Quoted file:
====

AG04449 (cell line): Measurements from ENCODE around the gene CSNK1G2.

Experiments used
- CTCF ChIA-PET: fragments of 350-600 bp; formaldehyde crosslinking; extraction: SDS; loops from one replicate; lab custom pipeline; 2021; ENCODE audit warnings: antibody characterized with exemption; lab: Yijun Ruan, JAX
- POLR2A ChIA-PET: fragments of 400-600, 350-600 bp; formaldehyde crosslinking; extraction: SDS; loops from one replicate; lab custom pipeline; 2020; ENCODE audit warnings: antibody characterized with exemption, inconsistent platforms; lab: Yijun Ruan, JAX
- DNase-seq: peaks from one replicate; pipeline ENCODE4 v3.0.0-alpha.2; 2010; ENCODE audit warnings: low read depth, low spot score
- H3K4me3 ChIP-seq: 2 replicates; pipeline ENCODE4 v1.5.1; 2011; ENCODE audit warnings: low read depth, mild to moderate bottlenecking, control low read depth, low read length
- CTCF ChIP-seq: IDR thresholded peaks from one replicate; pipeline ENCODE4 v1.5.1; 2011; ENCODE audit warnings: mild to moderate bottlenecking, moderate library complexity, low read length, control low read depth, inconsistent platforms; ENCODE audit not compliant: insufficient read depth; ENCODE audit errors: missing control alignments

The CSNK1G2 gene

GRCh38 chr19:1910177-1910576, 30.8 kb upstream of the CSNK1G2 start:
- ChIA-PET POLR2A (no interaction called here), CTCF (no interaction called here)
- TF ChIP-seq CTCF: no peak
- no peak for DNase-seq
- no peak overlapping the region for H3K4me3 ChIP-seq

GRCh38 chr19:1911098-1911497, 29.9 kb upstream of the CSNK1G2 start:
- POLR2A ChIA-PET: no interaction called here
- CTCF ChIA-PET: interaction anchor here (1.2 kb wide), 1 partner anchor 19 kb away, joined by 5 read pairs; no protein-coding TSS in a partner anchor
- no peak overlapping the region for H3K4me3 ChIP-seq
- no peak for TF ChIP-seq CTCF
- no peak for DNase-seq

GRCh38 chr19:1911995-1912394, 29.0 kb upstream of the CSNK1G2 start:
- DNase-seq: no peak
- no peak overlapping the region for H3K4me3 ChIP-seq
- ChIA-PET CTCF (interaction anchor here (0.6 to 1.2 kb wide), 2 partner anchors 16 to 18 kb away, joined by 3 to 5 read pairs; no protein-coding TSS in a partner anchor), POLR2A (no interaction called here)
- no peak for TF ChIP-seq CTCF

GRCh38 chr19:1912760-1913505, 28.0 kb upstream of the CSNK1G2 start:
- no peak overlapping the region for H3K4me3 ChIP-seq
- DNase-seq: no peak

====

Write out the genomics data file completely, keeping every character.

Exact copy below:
AG04449 (cell line): Measurements from ENCODE around the gene CSNK1G2.

Experiments used
- CTCF ChIA-PET: fragments of 350-600 bp; formaldehyde crosslinking; extraction: SDS; loops from one replicate; lab custom pipeline; 2021; ENCODE audit warnings: antibody characterized with exemption; lab: Yijun Ruan, JAX
- POLR2A ChIA-PET: fragments of 400-600, 350-600 bp; formaldehyde crosslinking; extraction: SDS; loops from one replicate; lab custom pipeline; 2020; ENCODE audit warnings: antibody characterized with exemption, inconsistent platforms; lab: Yijun Ruan, JAX
- DNase-seq: peaks from one replicate; pipeline ENCODE4 v3.0.0-alpha.2; 2010; ENCODE audit warnings: low read depth, low spot score
- H3K4me3 ChIP-seq: 2 replicates; pipeline ENCODE4 v1.5.1; 2011; ENCODE audit warnings: low read depth, mild to moderate bottlenecking, control low read depth, low read length
- CTCF ChIP-seq: IDR thresholded peaks from one replicate; pipeline ENCODE4 v1.5.1; 2011; ENCODE audit warnings: mild to moderate bottlenecking, moderate library complexity, low read length, control low read depth, inconsistent platforms; ENCODE audit not compliant: insufficient read depth; ENCODE audit errors: missing control alignments

The CSNK1G2 gene

GRCh38 chr19:1910177-1910576, 30.8 kb upstream of the CSNK1G2 start:
- ChIA-PET POLR2A (no interaction called here), CTCF (no interaction called here)
- TF ChIP-seq CTCF: no peak
- no peak for DNase-seq
- no peak overlapping the region for H3K4me3 ChIP-seq

GRCh38 chr19:1911098-1911497, 29.9 kb upstream of the CSNK1G2 start:
- POLR2A ChIA-PET: no interaction called here
- CTCF ChIA-PET: interaction anchor here (1.2 kb wide), 1 partner anchor 19 kb away, joined by 5 read pairs; no protein-coding TSS in a partner anchor
- no peak overlapping the region for H3K4me3 ChIP-seq
- no peak for TF ChIP-seq CTCF
- no peak for DNase-seq

GRCh38 chr19:1911995-1912394, 29.0 kb upstream of the CSNK1G2 start:
- DNase-seq: no peak
- no peak overlapping the region for H3K4me3 ChIP-seq
- ChIA-PET CTCF (interaction anchor here (0.6 to 1.2 kb wide), 2 partner anchors 16 to 18 kb away, joined by 3 to 5 read pairs; no protein-coding TSS in a partner anchor), POLR2A (no interaction called here)
- no peak for TF ChIP-seq CTCF

GRCh38 chr19:1912760-1913505, 28.0 kb upstream of the CSNK1G2 start:
- no peak overlapping the region for H3K4me3 ChIP-seq
- DNase-seq: no peak